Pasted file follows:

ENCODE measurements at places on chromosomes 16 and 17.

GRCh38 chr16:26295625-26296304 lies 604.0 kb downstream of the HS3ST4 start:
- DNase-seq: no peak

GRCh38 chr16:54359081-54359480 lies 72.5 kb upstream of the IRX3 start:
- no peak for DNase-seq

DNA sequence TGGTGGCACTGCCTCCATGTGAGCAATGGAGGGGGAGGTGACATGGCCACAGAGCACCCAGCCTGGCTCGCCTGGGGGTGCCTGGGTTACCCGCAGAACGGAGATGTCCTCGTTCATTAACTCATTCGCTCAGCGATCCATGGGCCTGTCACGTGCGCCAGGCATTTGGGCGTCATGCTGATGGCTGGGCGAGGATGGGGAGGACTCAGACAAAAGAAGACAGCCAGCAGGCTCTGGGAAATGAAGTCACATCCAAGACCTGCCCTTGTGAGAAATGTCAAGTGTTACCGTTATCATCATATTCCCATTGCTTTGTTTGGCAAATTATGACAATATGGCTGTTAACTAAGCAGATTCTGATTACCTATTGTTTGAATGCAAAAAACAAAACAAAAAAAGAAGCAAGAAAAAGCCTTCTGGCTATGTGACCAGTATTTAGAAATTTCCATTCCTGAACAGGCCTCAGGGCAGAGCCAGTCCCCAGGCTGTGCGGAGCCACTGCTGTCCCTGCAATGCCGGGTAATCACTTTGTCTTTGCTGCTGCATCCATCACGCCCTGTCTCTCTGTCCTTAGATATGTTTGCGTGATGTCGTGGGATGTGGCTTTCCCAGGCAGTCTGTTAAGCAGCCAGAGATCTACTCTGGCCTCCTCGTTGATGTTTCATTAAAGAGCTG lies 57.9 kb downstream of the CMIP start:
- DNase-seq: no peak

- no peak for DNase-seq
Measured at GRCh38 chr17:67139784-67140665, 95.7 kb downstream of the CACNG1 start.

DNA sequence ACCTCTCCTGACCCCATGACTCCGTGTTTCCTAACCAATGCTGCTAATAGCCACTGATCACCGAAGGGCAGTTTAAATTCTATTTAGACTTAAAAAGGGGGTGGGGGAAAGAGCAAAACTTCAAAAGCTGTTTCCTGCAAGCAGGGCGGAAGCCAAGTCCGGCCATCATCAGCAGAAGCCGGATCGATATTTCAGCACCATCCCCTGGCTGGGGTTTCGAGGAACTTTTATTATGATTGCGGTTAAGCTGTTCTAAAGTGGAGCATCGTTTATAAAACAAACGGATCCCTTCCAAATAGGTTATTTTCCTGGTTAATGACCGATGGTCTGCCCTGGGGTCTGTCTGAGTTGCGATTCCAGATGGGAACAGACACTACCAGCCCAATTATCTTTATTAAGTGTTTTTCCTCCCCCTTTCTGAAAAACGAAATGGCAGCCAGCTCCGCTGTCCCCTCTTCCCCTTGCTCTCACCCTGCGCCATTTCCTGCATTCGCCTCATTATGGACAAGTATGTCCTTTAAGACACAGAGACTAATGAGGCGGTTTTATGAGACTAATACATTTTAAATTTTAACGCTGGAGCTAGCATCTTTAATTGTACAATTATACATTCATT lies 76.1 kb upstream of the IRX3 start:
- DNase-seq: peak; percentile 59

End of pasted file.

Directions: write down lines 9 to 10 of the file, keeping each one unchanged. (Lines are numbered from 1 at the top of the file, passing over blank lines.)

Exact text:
Measured at GRCh38 chr17:67139784-67140665, 95.7 kb downstream of the CACNG1 start.

DNA sequence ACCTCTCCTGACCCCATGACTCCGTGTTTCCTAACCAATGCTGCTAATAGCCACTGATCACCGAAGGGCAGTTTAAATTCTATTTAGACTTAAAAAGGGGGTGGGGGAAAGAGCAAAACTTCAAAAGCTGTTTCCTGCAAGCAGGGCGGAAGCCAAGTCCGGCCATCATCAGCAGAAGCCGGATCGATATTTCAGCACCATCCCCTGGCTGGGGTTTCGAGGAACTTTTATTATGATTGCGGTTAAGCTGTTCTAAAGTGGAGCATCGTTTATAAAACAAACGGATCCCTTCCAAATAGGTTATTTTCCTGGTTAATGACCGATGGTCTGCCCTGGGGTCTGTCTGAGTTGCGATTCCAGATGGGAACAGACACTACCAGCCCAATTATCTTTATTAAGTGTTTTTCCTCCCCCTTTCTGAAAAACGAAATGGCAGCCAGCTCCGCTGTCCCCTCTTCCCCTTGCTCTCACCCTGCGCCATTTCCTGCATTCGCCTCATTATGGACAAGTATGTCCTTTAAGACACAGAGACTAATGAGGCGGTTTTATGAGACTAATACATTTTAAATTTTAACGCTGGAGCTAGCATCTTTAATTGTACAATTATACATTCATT lies 76.1 kb upstream of the IRX3 start: